The pace got a lot faster over the next five kilometers, dipping down to 16:35 for that split (3:19/km). That brought the lead group down to just nine, with all four Ethiopians still in the mix. But in the 34th kilometer Gemechu abruptly dropped out, seen limping at the side of the road. That’s not surprising because the 5-kilometer segment through 35 km went in 16:09 (3:14/km). That left only Beriso, Gebreslase and Yehualaw in the lead group. Salpeter was 21 seconds behind, and Gardadi another four seconds behind Salpeter. Beriso knew that if she wanted to get the win she would have to move soon.
“I saw that the race was very tight and it was getting slow,” Beriso explained. “My coach from the side is telling me to break away, not just me but all of us to move forward as a team. That’s why I just broke out.”
A 3:11 38th kilometer was enough to give Beriso a 17 second lead over Yehualaw and Gebreslase. Gardadi was in fourth, but she was more than half a minute behind the two Ethiopians battling for silver that she seemed to be out of the medal picture. From there, Beriso was never challenged and cruised in for the win. She said that the hot weather wasn’t that bad for her.
“It’s very hot; we know that,” she said. “But for me I don’t think it’s very difficult.”
It was a different situation for Yehualaw who was visibly suffering. In the 39th kilometer she was passed by Gebreslase who would go on to take the silver medal in 2:24:34. Although she did not win gold for the second time, she was pleased with her result.
“I’m happy,” Gebreslase said. She added: “It’s a competition. Sometimes you win, sometimes you lose. So, I’m very happy I get this place.”
For Yehualaw things got worse. She had a 20-second cushion on Gardadi at 40 km, but just one kilometer later Gardadi was ahead of the Ethiopian by 12 seconds. She went on to get the bronze medal in 2:25:17 becoming the first Moroccan woman to win a medal in a World Athletics Championships marathon.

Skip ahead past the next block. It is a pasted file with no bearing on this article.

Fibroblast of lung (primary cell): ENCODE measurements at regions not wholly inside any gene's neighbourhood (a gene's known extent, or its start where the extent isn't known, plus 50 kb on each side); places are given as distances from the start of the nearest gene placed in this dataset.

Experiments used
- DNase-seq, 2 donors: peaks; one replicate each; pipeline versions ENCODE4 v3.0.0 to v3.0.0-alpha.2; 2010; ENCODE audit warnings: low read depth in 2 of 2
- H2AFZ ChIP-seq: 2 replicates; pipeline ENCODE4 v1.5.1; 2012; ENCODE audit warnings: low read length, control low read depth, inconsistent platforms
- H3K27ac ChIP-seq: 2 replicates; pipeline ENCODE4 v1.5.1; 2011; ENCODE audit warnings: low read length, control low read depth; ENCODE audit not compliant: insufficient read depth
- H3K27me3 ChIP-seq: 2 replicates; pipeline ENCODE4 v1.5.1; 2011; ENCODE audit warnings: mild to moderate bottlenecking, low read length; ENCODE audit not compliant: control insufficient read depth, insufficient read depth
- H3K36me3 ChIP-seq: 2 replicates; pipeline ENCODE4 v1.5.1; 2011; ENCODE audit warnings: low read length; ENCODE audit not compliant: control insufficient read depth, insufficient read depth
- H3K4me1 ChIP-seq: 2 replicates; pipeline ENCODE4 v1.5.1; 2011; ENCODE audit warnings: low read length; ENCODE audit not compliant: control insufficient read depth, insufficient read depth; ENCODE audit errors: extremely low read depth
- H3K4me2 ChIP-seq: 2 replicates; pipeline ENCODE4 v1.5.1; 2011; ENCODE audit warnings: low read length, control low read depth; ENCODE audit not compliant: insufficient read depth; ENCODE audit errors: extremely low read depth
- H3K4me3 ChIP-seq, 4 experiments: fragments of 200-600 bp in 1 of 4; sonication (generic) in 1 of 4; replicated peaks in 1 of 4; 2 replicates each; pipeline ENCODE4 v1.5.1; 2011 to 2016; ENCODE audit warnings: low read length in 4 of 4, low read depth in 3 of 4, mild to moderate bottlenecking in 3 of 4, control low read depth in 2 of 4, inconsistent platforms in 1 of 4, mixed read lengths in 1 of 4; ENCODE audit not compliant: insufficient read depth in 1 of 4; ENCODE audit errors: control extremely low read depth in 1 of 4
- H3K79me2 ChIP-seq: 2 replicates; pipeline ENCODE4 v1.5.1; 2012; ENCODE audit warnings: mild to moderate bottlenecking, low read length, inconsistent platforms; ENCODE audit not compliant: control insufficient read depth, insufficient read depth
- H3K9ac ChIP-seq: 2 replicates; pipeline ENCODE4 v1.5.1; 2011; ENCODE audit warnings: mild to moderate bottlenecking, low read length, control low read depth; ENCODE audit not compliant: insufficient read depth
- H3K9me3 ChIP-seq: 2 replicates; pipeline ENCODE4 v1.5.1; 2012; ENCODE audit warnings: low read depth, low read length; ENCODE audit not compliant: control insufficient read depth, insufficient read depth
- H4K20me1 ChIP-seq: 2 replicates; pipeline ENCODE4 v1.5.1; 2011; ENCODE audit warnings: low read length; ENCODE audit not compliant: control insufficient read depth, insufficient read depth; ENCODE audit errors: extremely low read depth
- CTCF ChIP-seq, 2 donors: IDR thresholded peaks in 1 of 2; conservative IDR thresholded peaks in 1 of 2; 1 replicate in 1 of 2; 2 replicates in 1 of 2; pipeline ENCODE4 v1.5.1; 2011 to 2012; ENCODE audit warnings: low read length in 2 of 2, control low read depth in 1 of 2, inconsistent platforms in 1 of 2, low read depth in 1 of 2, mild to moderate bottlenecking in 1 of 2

Salpeter, the bronze medalist from the Eugene world championships a year ago, also passed Yehualaw to take fourth in 2:25:38; Yehualaw got fifth in 2:26:13. Lindsay Flanagan of the USA recorded the best performance by an athlete from the Americas, finishing ninth in 2:27:47. Interestingly, she was in the same position at halfway, but had fallen back to 15th place at 25 km before battling back to return to the top-10. Although she thought she was running at a level pace, she actually pulled off a significant negative split, recording halves of 1:14:30 and 1:13:17, respectively.
“I just kept saying, run steady, do not surge,” Flanagan told reporters. “I don’t know if I sped up or slowed down, but I think I just stayed pretty even.” She added: “I’m really happy with it.”
Forty-one year-old Tasha Wodak was the top Canadian in 15th place (2:30:09), and 44 year-old Australian Lisa Weightman –the oldest woman in the field– finished 16th in 2:30:50.
Beriso earned USD 70,000 in prize money for her victory, but would surely earn an additional bonus from her kit sponsor, adidas.